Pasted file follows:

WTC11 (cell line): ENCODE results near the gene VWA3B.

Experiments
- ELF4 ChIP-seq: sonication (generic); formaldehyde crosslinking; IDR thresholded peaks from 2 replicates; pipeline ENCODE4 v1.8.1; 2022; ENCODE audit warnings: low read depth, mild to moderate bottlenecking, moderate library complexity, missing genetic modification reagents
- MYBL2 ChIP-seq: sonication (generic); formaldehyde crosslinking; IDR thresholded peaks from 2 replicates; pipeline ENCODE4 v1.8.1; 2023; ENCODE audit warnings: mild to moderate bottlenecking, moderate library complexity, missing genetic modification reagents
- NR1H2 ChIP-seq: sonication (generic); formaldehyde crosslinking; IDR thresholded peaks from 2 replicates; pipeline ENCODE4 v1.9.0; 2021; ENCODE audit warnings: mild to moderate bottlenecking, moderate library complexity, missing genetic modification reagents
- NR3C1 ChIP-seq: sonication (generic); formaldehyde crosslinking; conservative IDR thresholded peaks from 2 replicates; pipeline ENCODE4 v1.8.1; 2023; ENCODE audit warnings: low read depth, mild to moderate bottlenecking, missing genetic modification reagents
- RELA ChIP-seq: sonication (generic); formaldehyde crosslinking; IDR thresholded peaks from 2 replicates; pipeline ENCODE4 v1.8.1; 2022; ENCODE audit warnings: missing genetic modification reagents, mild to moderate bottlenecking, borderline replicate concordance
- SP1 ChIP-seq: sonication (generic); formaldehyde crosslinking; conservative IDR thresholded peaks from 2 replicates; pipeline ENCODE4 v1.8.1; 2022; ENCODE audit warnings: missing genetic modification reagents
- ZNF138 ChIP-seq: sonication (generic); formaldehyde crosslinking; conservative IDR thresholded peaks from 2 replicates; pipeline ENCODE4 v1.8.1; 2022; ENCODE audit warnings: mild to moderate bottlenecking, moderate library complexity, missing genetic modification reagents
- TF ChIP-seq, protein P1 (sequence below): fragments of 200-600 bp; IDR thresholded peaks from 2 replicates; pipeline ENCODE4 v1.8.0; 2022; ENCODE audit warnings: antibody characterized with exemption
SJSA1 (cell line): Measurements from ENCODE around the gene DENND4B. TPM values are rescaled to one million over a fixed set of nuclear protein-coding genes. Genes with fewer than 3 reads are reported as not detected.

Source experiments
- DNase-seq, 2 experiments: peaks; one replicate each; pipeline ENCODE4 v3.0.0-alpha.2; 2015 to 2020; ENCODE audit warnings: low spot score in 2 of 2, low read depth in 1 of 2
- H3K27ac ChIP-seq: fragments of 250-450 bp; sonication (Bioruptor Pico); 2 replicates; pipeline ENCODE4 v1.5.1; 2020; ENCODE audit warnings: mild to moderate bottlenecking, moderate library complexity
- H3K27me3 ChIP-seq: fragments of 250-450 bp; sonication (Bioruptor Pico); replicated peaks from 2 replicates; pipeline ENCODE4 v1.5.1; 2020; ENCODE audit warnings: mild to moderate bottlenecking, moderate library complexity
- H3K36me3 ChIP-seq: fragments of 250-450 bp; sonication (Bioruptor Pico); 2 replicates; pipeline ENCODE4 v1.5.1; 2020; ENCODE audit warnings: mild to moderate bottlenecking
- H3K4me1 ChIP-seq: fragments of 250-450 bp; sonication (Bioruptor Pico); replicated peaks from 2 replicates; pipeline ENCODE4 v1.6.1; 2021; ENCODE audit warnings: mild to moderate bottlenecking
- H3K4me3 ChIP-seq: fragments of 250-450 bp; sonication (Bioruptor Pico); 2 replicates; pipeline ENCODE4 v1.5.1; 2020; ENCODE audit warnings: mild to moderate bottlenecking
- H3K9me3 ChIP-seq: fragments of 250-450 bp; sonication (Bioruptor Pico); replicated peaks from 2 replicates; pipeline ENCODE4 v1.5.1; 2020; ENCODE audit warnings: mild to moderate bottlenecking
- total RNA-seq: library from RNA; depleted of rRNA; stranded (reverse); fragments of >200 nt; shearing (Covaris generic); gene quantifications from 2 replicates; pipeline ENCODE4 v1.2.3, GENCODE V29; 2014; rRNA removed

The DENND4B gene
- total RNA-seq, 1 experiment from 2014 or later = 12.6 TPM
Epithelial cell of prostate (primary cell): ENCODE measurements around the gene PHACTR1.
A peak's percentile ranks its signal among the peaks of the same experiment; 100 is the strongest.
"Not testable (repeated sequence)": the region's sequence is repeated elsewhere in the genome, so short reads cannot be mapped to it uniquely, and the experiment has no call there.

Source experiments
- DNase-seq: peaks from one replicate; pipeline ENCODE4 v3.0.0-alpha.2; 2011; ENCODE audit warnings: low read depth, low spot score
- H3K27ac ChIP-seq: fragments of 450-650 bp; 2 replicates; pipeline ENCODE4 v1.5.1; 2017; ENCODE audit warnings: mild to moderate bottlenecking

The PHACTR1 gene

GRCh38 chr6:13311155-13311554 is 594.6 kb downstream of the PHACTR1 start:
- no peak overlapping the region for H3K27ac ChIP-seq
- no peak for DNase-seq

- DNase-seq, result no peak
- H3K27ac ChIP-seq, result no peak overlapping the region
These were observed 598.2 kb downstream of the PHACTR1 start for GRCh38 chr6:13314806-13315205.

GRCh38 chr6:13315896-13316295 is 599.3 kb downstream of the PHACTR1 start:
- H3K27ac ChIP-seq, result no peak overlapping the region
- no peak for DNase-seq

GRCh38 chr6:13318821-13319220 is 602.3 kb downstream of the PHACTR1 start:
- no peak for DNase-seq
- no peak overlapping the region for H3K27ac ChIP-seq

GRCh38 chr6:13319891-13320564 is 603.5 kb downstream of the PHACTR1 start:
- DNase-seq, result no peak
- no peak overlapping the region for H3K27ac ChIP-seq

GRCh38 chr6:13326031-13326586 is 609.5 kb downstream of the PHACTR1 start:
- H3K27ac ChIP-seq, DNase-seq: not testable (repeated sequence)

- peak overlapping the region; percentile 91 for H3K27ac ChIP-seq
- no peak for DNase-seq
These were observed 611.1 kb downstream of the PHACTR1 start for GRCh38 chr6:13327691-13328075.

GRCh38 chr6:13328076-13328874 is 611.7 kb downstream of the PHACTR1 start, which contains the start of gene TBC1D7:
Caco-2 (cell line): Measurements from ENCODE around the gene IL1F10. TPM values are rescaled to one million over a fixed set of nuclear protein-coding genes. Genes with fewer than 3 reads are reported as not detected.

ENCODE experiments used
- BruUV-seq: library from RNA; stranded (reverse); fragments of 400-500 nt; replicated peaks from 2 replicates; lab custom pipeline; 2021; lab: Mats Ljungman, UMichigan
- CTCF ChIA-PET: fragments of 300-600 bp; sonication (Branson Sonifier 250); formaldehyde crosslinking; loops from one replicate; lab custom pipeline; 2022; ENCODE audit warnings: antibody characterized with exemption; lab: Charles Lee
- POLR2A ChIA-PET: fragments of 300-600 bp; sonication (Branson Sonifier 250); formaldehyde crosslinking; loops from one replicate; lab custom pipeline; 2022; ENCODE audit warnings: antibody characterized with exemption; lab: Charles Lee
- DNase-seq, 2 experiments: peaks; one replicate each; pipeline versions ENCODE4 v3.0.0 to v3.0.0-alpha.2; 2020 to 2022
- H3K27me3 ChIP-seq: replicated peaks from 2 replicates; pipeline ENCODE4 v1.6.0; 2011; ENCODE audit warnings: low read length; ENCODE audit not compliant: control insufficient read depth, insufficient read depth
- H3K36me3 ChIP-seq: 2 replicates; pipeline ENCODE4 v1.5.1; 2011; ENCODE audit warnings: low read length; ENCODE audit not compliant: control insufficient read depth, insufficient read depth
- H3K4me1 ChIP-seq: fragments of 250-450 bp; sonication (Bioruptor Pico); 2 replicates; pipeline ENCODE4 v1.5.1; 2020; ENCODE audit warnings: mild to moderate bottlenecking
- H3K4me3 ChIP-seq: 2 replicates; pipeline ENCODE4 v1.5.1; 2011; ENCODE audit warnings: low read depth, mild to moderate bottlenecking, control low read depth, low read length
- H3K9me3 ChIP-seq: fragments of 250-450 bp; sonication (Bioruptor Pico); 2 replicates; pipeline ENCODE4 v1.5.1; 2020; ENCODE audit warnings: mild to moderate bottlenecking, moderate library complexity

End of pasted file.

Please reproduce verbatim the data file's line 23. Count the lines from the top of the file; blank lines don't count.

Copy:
Epithelial cell of prostate (primary cell): ENCODE measurements around the gene PHACTR1.